A while ago, I wrote about a bill making its way through the Minnesota legislature. At first, the bill was going to take the presumption of parenting in cases of divorce from 75%-25% to 45%-45%, with the remaining 10% to be worked out by the divorcing parties. Effectively, that means that dads would go from 25% to 45%.

In committee, the bill was gutted, merely raising the 25% that goes to dads to 35%, but it finally got out of committee, to the floors of the House and Senate, and passed both houses.

Yesterday, Governor Mark Dayton — a divorced father himself — sided with the divorce industry and vetoed the bill, defying the will of the people of the state and of our representatives. Yet he thought it wise to spend a bunch of his political capital embarrassingly cheerleading for public funds to build a billion-dollar Taj Mahal for the NFL.

In his explanation letter, he even admits to being swayed by lobbyists, rather than listening to the citizens of the state:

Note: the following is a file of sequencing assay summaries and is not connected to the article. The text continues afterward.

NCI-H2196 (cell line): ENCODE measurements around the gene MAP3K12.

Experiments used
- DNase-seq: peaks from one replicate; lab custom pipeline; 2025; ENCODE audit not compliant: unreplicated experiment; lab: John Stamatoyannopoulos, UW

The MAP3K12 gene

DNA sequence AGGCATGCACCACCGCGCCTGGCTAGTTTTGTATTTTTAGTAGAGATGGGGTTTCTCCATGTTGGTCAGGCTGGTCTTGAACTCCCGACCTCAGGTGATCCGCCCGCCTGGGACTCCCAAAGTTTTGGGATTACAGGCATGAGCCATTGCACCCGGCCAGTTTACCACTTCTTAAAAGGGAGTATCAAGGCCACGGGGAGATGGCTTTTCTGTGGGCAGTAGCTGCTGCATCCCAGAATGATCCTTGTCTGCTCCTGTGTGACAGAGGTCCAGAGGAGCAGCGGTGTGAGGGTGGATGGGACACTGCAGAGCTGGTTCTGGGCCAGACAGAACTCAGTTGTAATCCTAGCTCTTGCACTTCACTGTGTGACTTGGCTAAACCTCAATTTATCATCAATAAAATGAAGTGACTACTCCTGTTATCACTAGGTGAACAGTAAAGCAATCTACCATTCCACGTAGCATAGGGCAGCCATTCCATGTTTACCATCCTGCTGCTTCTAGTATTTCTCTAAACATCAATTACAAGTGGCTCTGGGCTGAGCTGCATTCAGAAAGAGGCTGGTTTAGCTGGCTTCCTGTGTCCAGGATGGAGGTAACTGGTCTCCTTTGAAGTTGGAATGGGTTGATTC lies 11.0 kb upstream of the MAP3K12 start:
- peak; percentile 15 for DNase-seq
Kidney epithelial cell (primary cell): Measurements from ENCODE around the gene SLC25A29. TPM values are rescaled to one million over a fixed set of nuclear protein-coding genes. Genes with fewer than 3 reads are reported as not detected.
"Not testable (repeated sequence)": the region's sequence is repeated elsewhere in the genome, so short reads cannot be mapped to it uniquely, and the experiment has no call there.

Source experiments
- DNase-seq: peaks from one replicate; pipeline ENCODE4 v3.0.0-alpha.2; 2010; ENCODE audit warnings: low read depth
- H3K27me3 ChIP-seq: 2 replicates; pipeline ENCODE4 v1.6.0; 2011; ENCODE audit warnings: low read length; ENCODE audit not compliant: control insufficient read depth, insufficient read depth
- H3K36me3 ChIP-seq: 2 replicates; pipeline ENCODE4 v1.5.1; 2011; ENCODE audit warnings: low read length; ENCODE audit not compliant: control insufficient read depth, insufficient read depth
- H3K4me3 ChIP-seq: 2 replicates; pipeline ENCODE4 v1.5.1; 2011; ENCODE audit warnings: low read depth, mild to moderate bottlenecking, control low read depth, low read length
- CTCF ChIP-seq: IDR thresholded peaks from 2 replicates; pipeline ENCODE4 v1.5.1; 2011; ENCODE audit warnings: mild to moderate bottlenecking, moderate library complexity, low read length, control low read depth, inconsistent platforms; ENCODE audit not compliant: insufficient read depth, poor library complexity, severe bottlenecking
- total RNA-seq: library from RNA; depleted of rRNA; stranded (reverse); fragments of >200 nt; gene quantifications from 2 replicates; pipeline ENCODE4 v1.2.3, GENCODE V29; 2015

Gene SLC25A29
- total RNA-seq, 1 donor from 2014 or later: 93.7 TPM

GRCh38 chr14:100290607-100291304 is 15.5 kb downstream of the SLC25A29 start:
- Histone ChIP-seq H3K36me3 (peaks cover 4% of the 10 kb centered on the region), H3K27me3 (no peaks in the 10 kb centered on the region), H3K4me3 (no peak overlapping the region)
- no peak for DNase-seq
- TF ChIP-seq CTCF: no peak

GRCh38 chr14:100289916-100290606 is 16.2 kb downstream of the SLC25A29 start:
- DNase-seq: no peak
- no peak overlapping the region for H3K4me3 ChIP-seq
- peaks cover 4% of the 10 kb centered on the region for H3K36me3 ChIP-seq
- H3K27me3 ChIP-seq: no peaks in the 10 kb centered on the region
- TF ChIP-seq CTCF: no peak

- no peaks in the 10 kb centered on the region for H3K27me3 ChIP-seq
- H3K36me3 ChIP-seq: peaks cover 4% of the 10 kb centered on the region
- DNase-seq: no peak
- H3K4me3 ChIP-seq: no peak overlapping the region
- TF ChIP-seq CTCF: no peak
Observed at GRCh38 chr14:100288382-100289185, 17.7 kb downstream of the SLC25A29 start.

[Read more...]

An Evangelical Argues for Legal Same Sex Marriage

Out of Ur is the staunchly evangelical blog of the staunchly evangelical magazine Leadership, published by the staunchly evangelical Christianity Today International. Nevertheless, minority voices are sometimes heard there, and this is one of those times. Chad Hall prefaces his post by saying that he thinks homosexual practice is unbiblical and that he’s against same sex marriage. Yet, in an argument that resonates with my own ebook on the subject, he doesn’t think that evangelicals should fight the legalization of same sex marriage: